In today's world of fast-paced living and uber convenience, cooking with a cast iron skillet seems like an antiquated notion. We have nonstick pans we can throw in the dishwasher, so why would we ever bother with a skillet that can't be washed with soap and has to be dried over heat immediately after cleaning? Well, here's why:
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Oh, and also this:
Photo credit: thirschfeld/Food52
The cast iron skillet might require more thought than today's pre-coated pans, but it also offers a lot more reward in the form of beautifully seared steaks, crisp cornbreads and the ease of moving dishes from the stove to the oven without a second thought. In other words, we think you should give cast iron a chance. Because try as you might, you'll never be able to get the same results in a nonstick pan.
Just like with anything new, learning the ins and outs feels daunting and overwhelming in the beginning. Let us assure you that there is nothing complicated about the cast iron skillet. You just need to first know what you're getting yourself into. And we're going to help you with that right here, right now. First things first...
Before cooking, cast iron needs to be seasoned
. Seasoning a pan is easy -- just rub it down with oil and bake it for an hour. This process creates a natural type of "non stick" layer on the pan and can be done as many times as necessary throughout the cast iron's life (which is eternal).
After the first washing never, ever put soap on it.
It's good to wash your cast iron with soap
when you first get it. But after that, keep the soap away from your pan because it'll wash off the cast iron's much-needed layer of seasoning. Instead use a hard-bristle brush -- Lodge makes some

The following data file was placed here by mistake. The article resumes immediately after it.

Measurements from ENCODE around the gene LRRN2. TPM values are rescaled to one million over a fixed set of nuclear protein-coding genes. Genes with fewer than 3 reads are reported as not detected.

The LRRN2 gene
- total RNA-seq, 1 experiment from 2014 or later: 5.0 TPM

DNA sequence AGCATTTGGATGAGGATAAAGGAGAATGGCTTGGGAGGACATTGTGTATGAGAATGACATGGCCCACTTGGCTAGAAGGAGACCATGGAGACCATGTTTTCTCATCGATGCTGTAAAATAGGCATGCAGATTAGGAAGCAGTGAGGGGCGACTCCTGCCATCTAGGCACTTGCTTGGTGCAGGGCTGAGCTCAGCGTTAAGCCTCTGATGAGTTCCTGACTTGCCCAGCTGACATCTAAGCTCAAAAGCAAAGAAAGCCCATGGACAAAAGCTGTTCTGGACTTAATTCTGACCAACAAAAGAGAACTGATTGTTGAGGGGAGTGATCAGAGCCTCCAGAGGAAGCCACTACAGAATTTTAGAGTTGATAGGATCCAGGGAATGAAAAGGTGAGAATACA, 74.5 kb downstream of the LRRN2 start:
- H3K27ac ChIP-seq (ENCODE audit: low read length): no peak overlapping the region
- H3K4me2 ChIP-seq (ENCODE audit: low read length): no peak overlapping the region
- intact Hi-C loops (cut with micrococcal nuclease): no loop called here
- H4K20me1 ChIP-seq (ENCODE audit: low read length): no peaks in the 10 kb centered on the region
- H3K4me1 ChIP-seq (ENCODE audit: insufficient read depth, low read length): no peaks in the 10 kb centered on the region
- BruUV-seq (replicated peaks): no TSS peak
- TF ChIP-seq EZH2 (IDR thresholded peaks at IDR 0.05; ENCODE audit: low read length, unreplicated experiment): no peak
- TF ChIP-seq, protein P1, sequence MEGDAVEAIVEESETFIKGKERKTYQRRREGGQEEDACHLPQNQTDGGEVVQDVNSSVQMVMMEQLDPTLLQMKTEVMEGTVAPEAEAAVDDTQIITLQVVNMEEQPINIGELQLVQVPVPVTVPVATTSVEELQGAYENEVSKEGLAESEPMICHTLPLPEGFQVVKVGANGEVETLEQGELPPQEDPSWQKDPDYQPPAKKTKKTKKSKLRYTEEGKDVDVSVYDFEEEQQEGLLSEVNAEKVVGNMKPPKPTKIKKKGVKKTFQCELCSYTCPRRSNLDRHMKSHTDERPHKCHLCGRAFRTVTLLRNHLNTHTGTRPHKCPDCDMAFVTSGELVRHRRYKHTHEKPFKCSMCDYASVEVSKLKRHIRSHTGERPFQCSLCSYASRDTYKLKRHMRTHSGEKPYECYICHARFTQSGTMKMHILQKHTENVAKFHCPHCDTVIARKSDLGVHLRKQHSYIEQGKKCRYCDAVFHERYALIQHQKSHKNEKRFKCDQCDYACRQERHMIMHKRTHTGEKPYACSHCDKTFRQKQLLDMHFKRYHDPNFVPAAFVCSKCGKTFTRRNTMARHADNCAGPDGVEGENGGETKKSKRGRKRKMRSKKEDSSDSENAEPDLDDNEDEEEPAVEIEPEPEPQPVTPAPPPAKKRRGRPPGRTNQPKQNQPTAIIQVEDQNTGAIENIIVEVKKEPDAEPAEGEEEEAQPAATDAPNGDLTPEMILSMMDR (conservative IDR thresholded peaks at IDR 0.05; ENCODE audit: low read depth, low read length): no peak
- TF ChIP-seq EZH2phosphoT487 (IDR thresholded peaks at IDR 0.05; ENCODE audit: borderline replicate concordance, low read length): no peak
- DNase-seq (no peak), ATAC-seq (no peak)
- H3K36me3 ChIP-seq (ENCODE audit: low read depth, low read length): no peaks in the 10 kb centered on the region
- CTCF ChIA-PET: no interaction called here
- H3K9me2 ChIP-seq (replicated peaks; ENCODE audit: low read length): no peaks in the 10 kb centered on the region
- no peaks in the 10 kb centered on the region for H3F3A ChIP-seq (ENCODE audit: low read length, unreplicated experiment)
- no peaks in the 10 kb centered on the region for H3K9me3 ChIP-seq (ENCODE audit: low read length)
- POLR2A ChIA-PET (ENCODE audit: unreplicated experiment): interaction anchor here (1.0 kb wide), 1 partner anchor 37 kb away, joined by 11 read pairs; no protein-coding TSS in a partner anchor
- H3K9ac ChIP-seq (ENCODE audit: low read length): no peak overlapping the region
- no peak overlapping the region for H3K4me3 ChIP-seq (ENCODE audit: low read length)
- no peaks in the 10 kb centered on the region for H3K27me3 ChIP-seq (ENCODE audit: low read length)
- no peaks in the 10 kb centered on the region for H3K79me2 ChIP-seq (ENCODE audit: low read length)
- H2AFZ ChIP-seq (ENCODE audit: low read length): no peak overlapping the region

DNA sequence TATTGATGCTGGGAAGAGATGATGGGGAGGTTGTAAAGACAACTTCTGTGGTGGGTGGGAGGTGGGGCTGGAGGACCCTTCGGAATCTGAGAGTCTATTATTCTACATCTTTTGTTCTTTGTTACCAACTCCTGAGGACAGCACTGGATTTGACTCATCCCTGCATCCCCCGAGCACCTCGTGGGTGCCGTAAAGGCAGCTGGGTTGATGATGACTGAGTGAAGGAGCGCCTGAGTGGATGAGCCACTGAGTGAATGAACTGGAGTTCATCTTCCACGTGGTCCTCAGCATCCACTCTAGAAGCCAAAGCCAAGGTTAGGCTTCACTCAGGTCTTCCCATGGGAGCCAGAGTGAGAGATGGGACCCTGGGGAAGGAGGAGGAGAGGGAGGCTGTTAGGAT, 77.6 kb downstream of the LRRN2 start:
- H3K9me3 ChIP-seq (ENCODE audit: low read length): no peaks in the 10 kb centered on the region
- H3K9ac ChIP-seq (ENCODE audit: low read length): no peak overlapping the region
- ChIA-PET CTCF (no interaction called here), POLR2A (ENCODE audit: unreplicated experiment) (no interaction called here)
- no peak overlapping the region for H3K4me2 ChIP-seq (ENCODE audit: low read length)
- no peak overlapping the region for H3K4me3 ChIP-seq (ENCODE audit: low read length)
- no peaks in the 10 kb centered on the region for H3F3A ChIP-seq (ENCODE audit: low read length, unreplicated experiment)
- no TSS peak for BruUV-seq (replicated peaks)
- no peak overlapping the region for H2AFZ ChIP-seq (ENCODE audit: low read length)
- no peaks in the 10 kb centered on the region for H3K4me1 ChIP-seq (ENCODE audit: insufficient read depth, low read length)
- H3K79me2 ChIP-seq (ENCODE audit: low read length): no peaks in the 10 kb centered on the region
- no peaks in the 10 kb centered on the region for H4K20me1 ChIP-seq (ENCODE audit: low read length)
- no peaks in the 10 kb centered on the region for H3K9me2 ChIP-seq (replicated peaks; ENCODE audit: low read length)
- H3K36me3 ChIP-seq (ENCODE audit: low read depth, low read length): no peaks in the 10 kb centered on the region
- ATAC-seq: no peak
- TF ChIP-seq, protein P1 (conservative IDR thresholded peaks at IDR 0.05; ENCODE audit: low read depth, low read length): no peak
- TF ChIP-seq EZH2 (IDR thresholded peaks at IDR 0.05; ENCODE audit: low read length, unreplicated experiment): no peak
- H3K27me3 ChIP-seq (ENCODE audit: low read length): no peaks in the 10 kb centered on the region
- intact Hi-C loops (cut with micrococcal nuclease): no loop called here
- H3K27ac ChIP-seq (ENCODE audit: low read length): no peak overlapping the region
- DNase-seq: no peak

-- to clean the cast iron with water. Or, for really tough spots, use coarse salt to scrub it clean.
Don't ever leave it to soak in water.
Soaking is a great technique for so many other dishes, but when it comes to cast iron skillets it means bad things: RUST.
Dry it right away.
After washing cast iron, dry it over heat on the stove. (Just don't forget to turn off the burner once it's done.)
Keep metal far away from it.
Metal can damage the cast iron, breaking down the seasoning and causing it to flake. Instead, use wood or silicon kitchen tools.
Re-season it as needed.
If at any point you need to soap your pan -- and it removes some of that slick seasoning -- or if general misuse has taken away its beautiful sheen, just give your cast iron another good seasoning. You can never have too much seasoning.
Fry, sear and cook in it as much as possible.
That's how cast irons maintain their lovely seasoning best.
Reheat pizza in it.
Like we said, it's safe in the oven.
Bake a cake in it.
And make the best cornbread you've ever tasted.
That's all part of seasoning your cast iron.
And being rewarded for your cast iron mastery.
See? Not so hard after all.
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